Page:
cover image Harmless Like You

Harmless Like You

Rowan Hisayo Buchanan. Norton, $24.95 (256p) ISBN 978-1-324-00074-7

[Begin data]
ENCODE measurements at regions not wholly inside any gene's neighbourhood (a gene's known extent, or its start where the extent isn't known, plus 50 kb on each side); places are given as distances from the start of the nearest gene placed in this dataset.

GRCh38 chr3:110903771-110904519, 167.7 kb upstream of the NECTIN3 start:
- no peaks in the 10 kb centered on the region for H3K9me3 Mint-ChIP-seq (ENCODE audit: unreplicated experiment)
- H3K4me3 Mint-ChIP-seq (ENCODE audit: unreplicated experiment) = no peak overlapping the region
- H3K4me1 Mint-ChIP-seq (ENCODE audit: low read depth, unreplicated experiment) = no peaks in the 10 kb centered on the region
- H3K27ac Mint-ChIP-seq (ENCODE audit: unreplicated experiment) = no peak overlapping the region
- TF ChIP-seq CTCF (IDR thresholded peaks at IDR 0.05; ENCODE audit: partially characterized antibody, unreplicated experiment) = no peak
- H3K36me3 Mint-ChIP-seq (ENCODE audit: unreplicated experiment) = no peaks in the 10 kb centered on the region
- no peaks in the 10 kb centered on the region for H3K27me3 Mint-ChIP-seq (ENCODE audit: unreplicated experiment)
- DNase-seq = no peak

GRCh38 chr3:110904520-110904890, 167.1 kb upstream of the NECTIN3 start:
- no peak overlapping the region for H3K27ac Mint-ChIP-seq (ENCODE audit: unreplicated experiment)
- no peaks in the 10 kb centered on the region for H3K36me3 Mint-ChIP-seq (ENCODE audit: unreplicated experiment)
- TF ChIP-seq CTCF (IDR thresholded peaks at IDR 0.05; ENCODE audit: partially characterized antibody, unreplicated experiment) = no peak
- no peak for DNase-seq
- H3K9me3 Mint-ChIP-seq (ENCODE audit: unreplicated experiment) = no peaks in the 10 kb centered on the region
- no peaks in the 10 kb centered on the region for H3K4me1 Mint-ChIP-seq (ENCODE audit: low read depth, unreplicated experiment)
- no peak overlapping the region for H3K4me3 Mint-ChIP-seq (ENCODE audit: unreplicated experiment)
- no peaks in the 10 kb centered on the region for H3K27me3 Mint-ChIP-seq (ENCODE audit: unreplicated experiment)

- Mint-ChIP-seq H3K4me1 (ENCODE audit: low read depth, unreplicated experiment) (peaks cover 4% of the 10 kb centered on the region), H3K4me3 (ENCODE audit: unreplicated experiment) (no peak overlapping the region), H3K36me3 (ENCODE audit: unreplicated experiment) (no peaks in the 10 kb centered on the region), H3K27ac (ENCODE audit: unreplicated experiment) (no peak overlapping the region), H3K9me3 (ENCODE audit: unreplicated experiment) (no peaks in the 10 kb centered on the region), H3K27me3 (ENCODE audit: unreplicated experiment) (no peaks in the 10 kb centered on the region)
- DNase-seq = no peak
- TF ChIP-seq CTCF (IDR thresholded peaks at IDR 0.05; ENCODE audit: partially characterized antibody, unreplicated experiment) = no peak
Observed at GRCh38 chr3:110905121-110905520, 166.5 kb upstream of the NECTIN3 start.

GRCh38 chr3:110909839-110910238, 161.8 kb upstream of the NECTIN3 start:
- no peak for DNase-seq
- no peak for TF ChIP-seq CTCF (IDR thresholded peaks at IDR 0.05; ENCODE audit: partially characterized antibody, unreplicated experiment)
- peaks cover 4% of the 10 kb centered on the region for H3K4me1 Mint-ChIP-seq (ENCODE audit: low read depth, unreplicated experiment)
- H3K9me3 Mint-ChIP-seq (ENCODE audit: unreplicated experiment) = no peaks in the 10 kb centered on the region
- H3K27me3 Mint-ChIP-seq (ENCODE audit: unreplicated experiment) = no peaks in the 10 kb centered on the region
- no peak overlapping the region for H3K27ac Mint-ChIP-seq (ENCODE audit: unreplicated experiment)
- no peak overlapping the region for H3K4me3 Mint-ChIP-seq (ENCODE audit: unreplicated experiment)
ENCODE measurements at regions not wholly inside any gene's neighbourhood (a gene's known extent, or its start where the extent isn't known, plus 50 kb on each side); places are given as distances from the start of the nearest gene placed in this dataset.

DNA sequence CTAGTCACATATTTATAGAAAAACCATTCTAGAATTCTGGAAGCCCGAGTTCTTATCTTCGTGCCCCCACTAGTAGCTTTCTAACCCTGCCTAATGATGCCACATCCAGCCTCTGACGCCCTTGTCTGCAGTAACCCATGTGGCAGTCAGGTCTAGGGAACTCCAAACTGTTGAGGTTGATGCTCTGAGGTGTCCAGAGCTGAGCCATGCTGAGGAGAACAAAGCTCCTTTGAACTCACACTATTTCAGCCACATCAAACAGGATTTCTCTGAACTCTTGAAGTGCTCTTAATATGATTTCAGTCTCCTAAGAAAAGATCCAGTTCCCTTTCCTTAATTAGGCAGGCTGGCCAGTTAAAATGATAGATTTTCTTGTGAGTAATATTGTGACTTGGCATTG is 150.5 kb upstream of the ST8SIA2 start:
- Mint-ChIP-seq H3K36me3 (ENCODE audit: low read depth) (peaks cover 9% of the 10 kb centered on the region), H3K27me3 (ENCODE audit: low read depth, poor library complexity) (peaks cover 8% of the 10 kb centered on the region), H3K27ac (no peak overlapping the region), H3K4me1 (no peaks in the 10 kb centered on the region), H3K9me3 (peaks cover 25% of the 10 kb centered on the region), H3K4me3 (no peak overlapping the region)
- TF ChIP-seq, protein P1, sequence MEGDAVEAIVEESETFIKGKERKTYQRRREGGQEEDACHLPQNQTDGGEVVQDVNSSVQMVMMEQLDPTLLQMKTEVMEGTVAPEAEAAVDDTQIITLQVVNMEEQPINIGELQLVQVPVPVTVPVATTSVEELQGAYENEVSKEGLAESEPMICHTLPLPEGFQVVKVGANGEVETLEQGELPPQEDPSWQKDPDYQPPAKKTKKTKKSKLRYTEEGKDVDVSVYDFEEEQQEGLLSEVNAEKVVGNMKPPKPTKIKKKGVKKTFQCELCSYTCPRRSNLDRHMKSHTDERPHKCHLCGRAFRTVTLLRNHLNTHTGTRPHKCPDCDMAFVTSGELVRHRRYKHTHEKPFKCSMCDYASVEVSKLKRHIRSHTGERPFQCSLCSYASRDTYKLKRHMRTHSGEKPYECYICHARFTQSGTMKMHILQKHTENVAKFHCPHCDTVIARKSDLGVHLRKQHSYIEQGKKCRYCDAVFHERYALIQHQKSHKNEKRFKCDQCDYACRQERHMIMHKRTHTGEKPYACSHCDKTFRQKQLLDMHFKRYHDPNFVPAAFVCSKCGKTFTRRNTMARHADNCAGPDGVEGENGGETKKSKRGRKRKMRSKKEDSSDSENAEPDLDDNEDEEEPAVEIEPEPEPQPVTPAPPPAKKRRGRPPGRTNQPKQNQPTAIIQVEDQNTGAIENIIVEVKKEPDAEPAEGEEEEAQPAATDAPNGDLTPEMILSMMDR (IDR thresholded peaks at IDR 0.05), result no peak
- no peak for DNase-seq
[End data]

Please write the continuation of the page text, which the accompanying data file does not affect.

At the onset of Buchanan’s debut, a son shows up at the doorstep of his mother, Yuki, in Berlin after a 30-year separation. Jay’s there to settle Yuki’s inheritance—a house in Connecticut—after his father is killed in a car accident. The story of what prompted Yuki to abandon her family, as well as the details of Jay’s life as a New York gallery owner and recent father, unspool in sections stretching from 1968 to the present. Some parts are more effective than others. After her parents move back to Japan when she’s 16 and leave her in America, Yuki’s push to find love and purpose as an artist takes on a myopic urgency that teeters toward mania. It’s therefore no surprise that she drops out of school, stays in an abusive relationship too long before marrying Jay’s doting father, and becomes a suburban mother, all with creativity-crushing consequences. In contrast, Jay’s ineptitude—at staying loyal to his wife, caring for his “inarticulate pink flesh-sack” of a baby, and facing his emotions—reads like a series of temper tantrums. When mother and son bond over Jay’s ailing cat in Berlin, the union feels too easy given the depth of their estrangement. Still, Buchanan has a knack for mining the murky depths of what it means to identify as an artist, parent, and lover. The journey is sometimes tender, often agonizing—and everything in between. (Feb.)